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A landmark climate bill (and what’s not in it), Mass. taxpayers’ windfall, Big Papi’s demeaning hat, and weekend movies/TV

Hello! It’s Thursday, July 28, the 209th day of the year. Six years ago today, Hillary Rodham Clinton became the first woman in US history to be nominated for president by a major political party. Funny how after her loss 103 days later, it didn’t occur to her to incite her supporters to attack the Capitol and erect a gallows for Paul Ryan.

Sunrise in Boston was at 5:32 a.m. and sunset will be at 8:08 p.m. for 14 hours and 36 minutes of sunlight. There’s a new moon, and thank God because I was getting pretty sick of the old one. Just kept staring at me.


The Old Farmer’s Almanac says flowers and plants have meanings -- a purpose behind the petals, a leafy language all their own. Some seem innocent enough: A blue salvia means I’m thinking of you, a yellow lily indicates happiness, a forget-me-not means, well, I think you can figure that one out.

But some are a bit odd. A Canterbury bell, for example, means your letter has been received. It seems easier to text “Hey I got your letter” rather than calling FTD, but whatever. A yellow marguerite daisy means “I come soon.” Um, could you be a little more specific? I could be in Iceland when you arrive.

And some seem a bit, um, hinky. Such as wild roses, which indicate pleasure and pain. If they are delivered with leather underwear and feather ticklers, change the locks.

What’s it like outside? Nice again, but higher humidity today and tomorrow, adding to the chance of some thunderstorms in metro Boston. If only! Humidity drops for the weekend, however, with temperatures in the mid- to high 80s. Look for 90 at the start of next week.

Hey, sport: The Scufflin’ Sox wrap up their series with Cleveland tonight (7:10 p.m. on NESN), and then welcome the Brewers to Fenway for a weekend series (7:10 p.m. Friday, 4:10 p.m. Saturday, and 1:35 p.m. Sunday, all on NESN).


Given their recent poor play, what will they do as Tuesday’s trade deadline nears?

From the Globe: Harsh reality of their dire situation may dictate what moves — if any — the Red Sox make at the trade deadline

And did you see that David Ortiz has signed on with a weed company to offer a line of “Papi Cannabis” products? No wonder he’s always smiling ...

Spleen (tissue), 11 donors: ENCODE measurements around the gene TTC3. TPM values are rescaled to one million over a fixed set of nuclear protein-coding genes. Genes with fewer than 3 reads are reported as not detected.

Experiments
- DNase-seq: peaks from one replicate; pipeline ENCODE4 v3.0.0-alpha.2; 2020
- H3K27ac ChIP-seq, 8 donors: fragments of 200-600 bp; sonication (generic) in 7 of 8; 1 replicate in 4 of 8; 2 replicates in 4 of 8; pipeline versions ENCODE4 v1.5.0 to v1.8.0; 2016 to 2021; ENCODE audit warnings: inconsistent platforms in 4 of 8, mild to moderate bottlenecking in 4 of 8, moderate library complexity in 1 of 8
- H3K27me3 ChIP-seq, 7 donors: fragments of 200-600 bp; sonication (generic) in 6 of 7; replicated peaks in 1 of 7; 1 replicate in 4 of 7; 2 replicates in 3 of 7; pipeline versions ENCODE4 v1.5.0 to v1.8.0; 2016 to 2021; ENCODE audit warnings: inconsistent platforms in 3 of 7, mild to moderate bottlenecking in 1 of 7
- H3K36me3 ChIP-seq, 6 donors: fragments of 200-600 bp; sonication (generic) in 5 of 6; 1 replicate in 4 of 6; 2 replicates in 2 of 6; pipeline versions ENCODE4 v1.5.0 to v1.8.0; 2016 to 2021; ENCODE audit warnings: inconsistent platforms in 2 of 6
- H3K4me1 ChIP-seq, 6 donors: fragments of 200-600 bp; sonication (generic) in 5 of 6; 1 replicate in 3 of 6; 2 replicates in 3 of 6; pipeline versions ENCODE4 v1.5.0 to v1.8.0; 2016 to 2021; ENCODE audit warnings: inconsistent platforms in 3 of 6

From the Globe: Newly inducted Hall of Famer David Ortiz puts the heft of his name behind a branded cannabis product line

Speaking of Ortiz, Globe columnist Joan Vennochi rightfully called him out for wearing a hat around Cooperstown and Boston -- including while he was with Mayor Michelle Wu -- inscribed with “HOESMAD.” That’s the title of a song by rapper Famous Dex that also calls women “bitches” and has other lyrics degrading to women.

Ortiz’s spokesman claimed that in the swirl of events, Ortiz wasn’t aware of what hat he was wearing. I don’t believe that, but the question is, why do you even own it?

Joan Vennochi: David Ortiz can say, do, or wear anything he wants, including a hat that demeans women

The Revs host Toronto FC at Gillette at 8 p.m. Saturday (WBZ and ESPN+).

Today’s US coronavirus / COVID-19 numbers in the US

From the Center for Systems Science and Engineering at Johns Hopkins University


Confirmed US cases: 91,008,907

Confirmed US deaths: 1,028,998

The Democrats’ massive climate, health care, energy, and tax bill that West Virginia Senator Joe Manchin has finally signed on to would be the most significant action on global warming the US has ever taken -- and just in time.

If you’re not clear on how and why the planet is overheating -- and at a far more rapid rate than most climatologists had predicted -- here’s a simple explanation from National Geographic:

The greenhouse effect is when the Sun’s rays penetrate the atmosphere, that heat is reflected off the surface of the Earth, but it cannot escape back into space. Gases produced by the burning of fossil fuels prevent the heat from leaving the atmosphere. These greenhouse gases are carbon dioxide, chlorofluorocarbons, water vapor, methane, and nitrous oxide. The excess heat in the atmosphere has caused the average global temperature to rise over time, otherwise known as global warming.

The toasty atmosphere and planet has caused myriad catastrophic events, including glacial ice melt that’s causing sea levels to rise, endangering coastal communities; warming oceans that are disrupting fragile ecosystems; widespread drought leading to massive and uncontrollable wildfires; dramatic increases in high and low temperatures, heat waves, tropical storms, river flooding ... the list is seemingly endless.

National Geographic: Globe Warming Education

From the EPA: Climate Change Indicators: Weather and Climate

So major action on climate change by the United States isn’t just welcome; it’s long overdue.


The Democrats’ comprehensive bill would spend $369 billion on climate change measures and $64 billion on extending Affordable Care Act subsidies.

It would raise $313 billion by establishing a minimum corporate tax of 15 percent, $288 billion by reforming the pricing of prescription drugs, $124 billion by strengthening IRS tax collection enforcement, and $14 billion by closing the carried interest loophole.

The net gain will reduce the deficit by $300 billion over 10 years.

Here are the details:


The Dems say these provisions will slash US greenhouse gas emissions 40 percent by 2030.